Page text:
The SRV has nothing whatsoever to do with the speed of the prime mover, which is coupled to the synchronous generator. Whether or not the generator breaker is closed or open. The SRV is simply controlling a pressure that is a function of turbine shaft speed--which, when the generator breaker is closed is a function of grid frequency. Full stop. Period.

You implied that the SRV, in its secondary function, was used to control shaft speed. The SRV control P2 (interstage) pressure as a function of shaft speed. And, when the generator breaker is closed, shaft speed is a function of grid frequency. When the generator breaker is not closed, shaft speed is a function of GCV position--and when the generator breaker is open the turbine control system is either trying to control acceleration rate (during starting and run-up to FSNL (Full Speed-No Load)), or Droop Speed Control (when at FSNL and during synchronization, or shutdown control (after the generator breaker is opened during a normal, orderly, fired shutdown. And during all those times, the SRV control scheme is monitoring turbine shaft speed and calculating the desired P2 pressure reference (setpoint), and is adjusting the SRV position to make the actual P2 pressure equal to the P2 pressure reference. Which is a function of turbine shaft speed. It's NOT controlling turbine shaft speed--it's using turbine shaft speed to calculate the P2 pressure reference, and the SRV position is adjusted as necessary to make the actual P2 pressure equal to the P2 pressure reference (which is calculated based on actual turbine shaft speed). The P2 pressure is what's being controlled by the SRV, based on a P2 pressure reference that's calculated from turbine shaft speed.

When the synchronous generator breaker is closed and the unit is synchronized to the grid, turbine shaft speed is determined using the formula above, because of the magnetic forces at work inside the generator keeping the generator rotor spinning at a speed that is a function of the grid frequency.

Even if the fuel to the turbine was completely shut off and the generator breaker remained closed--the generator rotor would continue to spin at the speed proportional to the grid frequency per the formula. The generator would be drawing amperes from the grid to keep the generator--and the turbine--spinning at the speed defined by the grid frequency (known as "reverse power"), and the generator actually becomes a motor at that point (known as "motorizing the generator). There are relays to protect against this by detecting reverse power and opening the generator breaker.

By the same token, if the GCV went full open and gobs of fuel were admitted to the combustors, if the unit didn't trip on exhaust overtemperature the generator and turbine would still keep spinning at the speed defined by the formula above--and gobs of amperes would be flowing out of the generator, generating LOTS of heat in the generator windings.

Even if the SRV went fully open allowing the P2 pressure to greatly exceed the P2 pressure reference (presuming the gas fuel supply pressure remained constant), the unit speed would not change if the generator breaker were closed. The turbine control system would sense the change in exhaust temperature (because of the extra fuel flowing through the GCV in the beginning) and would close the GCV to try to limit the exhaust temperature, or trip the turbine if it couldn't (probably on exhaust overtemperature).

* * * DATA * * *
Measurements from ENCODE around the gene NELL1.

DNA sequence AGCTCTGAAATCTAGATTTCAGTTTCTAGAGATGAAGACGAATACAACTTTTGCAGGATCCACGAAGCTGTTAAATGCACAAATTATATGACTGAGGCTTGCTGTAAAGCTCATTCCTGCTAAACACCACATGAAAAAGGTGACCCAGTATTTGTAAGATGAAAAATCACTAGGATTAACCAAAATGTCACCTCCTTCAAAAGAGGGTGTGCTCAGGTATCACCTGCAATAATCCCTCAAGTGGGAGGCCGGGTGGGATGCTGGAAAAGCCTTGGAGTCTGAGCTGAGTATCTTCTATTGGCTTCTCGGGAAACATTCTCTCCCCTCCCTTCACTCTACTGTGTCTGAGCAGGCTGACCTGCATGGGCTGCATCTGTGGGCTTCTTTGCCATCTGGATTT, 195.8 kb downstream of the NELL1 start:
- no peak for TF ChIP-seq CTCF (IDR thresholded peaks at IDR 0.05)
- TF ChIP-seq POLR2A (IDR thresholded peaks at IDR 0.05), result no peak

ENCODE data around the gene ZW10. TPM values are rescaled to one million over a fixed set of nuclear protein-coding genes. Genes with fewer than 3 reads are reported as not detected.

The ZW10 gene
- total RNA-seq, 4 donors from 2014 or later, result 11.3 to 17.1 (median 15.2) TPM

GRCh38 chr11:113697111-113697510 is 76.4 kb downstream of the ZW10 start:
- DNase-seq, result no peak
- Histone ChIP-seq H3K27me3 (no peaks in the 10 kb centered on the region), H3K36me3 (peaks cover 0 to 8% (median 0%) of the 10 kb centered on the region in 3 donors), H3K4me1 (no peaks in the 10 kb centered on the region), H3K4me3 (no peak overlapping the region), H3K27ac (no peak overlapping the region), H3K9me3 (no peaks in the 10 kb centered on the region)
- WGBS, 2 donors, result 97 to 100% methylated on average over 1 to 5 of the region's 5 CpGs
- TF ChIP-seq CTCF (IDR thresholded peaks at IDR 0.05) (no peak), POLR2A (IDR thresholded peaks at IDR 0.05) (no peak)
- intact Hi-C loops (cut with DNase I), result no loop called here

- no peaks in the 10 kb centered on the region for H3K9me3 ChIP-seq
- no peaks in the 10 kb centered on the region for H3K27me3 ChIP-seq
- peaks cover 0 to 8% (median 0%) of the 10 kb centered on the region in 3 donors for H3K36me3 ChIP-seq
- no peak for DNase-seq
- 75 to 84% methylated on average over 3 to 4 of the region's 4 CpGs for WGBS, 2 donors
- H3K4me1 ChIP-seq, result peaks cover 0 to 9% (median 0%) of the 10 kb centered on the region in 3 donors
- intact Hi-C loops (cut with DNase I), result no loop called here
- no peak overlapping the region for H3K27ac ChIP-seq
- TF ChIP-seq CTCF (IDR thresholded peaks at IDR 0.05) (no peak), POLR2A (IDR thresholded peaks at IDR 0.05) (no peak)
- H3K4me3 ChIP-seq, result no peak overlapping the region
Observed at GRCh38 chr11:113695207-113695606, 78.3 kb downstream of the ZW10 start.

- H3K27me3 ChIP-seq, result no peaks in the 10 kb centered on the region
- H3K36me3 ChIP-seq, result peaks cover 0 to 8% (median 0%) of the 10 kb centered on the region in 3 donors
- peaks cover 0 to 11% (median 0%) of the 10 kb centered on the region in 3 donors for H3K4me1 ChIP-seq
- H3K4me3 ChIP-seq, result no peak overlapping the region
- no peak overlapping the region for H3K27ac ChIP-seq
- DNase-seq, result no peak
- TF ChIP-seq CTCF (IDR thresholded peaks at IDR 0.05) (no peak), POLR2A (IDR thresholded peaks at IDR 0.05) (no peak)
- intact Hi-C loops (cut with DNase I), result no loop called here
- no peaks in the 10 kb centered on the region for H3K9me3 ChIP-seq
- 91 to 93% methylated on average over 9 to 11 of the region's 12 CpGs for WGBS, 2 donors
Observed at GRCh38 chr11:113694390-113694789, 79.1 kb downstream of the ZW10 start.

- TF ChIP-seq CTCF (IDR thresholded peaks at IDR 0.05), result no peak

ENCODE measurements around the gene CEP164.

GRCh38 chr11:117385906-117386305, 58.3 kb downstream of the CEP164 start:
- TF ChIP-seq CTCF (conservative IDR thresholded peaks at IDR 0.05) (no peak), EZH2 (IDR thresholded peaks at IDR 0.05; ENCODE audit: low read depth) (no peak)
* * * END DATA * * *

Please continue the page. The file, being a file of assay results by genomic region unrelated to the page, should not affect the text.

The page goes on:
The SRV controls P2 pressure simply to make the GCV position linear with respect to flow through the valve when the unit is at rated speed. And, because when the unit is producing electricity at rated speed the speed is constant (or should be--because the grid frequency should be constant), the designers chose to use speed as the reference for the P2 pressure--constant speed results in constant P2 pressure. Using speed also has the added benefit of greatly reducing P2 pressure during firing and acceleration--negating the need for expensive valves for controlling fuel flow-rate at very low pressures and flows.

And, yes--when at rated speed if the GCV opens or closes the immediate effect on P2 pressure will be to decrease or increase, respectively--and the P2 control scheme will sense the change in pressure (not speed--pressure) and will move the P2 to the position required to return actual P2 pressure to the P2 pressure reference. But, the change is, as you said, not because speed changed but because actual P2 pressure changed. If the grid frequency changed, that will cause the P2 pressure reference to change, and the turbine control system will cause the SRV to change position to make the actual P2 pressure reference equal to the new P2 pressure reference--which will also have somewhat of a knock-on effect on GCV position ultimately. But when grid frequency returns to normal, the P2 pressure reference will return to normal and the SRV will move to maintain the normal P2 pressure reference. (When gas fuel supply pressure changes while the grid frequency is normal, that will also cause P2 pressure to change--and the turbine control system will have to move the SRV to maintain the P2 pressure equal to the P2 pressure reference.)

But, the SRV does not control speed. Its position is controlled by the speed of the shaft, but it does not control the speed of the shaft. And IGVs are not modulated (positioned; controlled) by load.

Hi,

I agreed with you, but am posted about the turbine shaft speed control only. Am not post about the generator speed. In the case of generator speed there is no role for the GCV it is fully by f=(p*n)/120.

Frequency is making the speed constant.

For IGV and exhaust thermocouple relationship, you gave me great knowledge.

thank you so much sir